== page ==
On Jan. 15, 2009, a few Canadian geese with bad timing became snarge, a steely pilot became a hero, and the world became fascinated with images of a jet splashing into the Hudson River and then floating calmly as passengers crowded its wings. But until now, few people have seen the equally surprising pictures of the second half of this story: when a salvage team used the biggest floating crane on the East Coast to pluck the ill-fated Airbus A320 from the frigid water.
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–Matthew Shechmeister, Wired Magazine
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STEPHEN MALLON is the current President of New York's American Society of Media Photographers. Mallon is also the photographer called to document the work of Weeks Marine, the crane company hired for the salvage of US Airways Flight 1549. That was the flight piloted by "Sully" Sullenberger III, who successfully carried out the plane's emergency ditching onto the Hudson River last January, saving all 155 people aboard.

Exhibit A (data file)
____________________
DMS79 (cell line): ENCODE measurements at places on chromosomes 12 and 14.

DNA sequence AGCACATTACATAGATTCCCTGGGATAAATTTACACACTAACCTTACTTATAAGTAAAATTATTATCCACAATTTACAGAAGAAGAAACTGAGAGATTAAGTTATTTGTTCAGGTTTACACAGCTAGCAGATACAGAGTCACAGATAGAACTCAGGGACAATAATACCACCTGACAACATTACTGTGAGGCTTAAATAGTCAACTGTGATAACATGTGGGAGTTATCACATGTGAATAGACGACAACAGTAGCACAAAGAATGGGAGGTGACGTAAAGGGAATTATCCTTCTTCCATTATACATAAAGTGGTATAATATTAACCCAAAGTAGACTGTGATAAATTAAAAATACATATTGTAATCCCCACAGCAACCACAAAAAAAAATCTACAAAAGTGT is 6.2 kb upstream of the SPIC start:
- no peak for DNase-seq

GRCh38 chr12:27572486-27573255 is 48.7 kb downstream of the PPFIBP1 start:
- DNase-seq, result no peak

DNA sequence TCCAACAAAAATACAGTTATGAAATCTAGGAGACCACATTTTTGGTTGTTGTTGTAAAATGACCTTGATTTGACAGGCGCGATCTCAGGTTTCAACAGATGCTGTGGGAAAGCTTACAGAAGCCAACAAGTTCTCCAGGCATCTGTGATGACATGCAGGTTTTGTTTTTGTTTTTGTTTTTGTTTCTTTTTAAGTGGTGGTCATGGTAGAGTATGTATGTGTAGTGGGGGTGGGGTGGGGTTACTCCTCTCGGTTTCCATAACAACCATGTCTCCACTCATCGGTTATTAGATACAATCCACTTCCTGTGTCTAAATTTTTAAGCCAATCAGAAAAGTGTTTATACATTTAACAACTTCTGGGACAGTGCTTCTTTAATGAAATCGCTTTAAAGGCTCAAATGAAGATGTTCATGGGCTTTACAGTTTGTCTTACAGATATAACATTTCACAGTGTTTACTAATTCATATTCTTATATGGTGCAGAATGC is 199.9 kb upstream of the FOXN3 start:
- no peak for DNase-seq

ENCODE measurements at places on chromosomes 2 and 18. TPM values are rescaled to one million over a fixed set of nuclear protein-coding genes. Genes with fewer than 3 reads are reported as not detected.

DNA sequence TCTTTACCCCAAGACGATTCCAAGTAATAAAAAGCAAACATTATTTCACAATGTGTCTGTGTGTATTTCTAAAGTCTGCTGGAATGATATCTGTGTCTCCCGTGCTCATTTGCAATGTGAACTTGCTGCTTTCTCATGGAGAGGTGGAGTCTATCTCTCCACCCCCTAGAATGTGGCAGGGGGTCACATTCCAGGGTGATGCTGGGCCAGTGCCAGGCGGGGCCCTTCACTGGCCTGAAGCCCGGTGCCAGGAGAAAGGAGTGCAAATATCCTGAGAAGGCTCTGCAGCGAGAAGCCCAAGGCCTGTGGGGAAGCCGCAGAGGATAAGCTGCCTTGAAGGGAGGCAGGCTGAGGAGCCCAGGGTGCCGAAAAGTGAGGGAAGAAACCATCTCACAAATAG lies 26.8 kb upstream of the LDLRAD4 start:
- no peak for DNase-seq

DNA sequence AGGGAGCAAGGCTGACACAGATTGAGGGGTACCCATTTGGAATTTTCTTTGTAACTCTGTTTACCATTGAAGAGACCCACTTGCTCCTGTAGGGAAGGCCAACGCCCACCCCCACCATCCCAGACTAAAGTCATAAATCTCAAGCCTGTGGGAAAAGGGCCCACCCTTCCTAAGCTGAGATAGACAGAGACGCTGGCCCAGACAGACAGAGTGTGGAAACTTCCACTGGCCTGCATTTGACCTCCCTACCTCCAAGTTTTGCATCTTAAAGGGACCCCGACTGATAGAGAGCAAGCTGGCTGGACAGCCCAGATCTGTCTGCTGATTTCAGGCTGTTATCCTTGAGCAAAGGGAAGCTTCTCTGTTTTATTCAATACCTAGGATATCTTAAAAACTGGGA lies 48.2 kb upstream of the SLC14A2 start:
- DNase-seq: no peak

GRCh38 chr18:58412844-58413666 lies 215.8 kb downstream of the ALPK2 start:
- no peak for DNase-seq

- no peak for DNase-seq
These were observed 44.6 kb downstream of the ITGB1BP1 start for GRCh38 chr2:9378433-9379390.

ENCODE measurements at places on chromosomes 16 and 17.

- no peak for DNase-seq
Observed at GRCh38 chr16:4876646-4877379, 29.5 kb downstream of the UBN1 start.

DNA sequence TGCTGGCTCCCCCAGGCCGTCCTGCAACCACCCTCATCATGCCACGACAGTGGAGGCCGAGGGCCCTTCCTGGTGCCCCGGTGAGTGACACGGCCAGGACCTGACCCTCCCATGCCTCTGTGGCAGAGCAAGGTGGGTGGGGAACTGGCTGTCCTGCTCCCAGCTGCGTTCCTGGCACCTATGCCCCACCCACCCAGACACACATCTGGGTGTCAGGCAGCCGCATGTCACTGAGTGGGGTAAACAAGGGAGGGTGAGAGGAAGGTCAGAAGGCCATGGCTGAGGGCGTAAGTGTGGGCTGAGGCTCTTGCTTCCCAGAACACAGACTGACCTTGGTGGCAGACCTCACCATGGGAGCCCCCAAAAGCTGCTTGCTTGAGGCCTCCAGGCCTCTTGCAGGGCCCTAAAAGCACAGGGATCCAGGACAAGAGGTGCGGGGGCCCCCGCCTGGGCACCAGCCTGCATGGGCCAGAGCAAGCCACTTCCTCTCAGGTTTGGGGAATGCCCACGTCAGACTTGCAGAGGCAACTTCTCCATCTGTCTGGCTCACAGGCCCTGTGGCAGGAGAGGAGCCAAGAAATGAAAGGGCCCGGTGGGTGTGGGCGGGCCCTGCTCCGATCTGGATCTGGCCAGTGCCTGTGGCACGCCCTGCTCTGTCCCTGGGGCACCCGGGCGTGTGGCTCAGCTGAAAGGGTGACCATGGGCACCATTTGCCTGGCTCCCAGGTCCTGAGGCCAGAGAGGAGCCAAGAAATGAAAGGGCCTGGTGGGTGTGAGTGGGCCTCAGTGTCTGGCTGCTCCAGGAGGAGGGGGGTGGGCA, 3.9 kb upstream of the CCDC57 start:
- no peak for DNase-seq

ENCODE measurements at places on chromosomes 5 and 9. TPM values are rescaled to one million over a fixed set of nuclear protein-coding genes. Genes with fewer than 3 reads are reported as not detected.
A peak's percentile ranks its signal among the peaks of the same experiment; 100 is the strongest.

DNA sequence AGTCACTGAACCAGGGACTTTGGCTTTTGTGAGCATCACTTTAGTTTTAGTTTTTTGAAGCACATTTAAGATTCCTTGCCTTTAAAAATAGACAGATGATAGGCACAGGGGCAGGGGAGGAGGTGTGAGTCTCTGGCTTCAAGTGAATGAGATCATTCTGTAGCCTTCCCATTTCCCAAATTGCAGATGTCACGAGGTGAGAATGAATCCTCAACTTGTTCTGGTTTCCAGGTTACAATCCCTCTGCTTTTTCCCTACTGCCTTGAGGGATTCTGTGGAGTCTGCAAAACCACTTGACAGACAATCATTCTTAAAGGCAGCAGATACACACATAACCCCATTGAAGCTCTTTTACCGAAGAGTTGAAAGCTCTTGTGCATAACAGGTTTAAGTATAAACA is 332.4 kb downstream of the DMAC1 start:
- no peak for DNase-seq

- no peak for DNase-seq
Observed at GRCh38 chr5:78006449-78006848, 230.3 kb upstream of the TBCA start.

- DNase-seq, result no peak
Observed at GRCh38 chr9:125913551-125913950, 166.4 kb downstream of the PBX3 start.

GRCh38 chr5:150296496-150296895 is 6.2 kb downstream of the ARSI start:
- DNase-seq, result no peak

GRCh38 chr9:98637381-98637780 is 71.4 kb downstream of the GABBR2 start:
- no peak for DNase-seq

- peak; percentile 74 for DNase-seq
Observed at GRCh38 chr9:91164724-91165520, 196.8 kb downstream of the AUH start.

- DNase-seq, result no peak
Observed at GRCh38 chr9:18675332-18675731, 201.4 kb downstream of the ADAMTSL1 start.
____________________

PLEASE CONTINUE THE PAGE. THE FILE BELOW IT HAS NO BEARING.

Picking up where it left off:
Mallon's recent exhibition of large scale photographs, Brace for Impact, the Salvage of Flight 1549, were shown at Williamsburg Brooklyn's Front Room Gallery. "Mallon's photos present us with the aftermath of this disaster and remind us how it was averted despite nearly unbeatable odds through the mastery and bravery of the pilot and crew...As the fuselage and engine of the aircraft were later brought up intact by a gigantic crane and a team of divers in heated wetsuits, Stephen Mallon captured the moment standing on the deck of the crane-barge. In Mallon's uncanny photographs the plane sometimes appears to be a metaphorical wounded animal, like a whale lifted completely out of the water. It is damaged, beat up and missing one of its engines, but it nevertheless survives." –Front Room GalleryBrace for Impact, the Salvage of Flight 1549 Dec 3 - 6: VERGE artfair Miami
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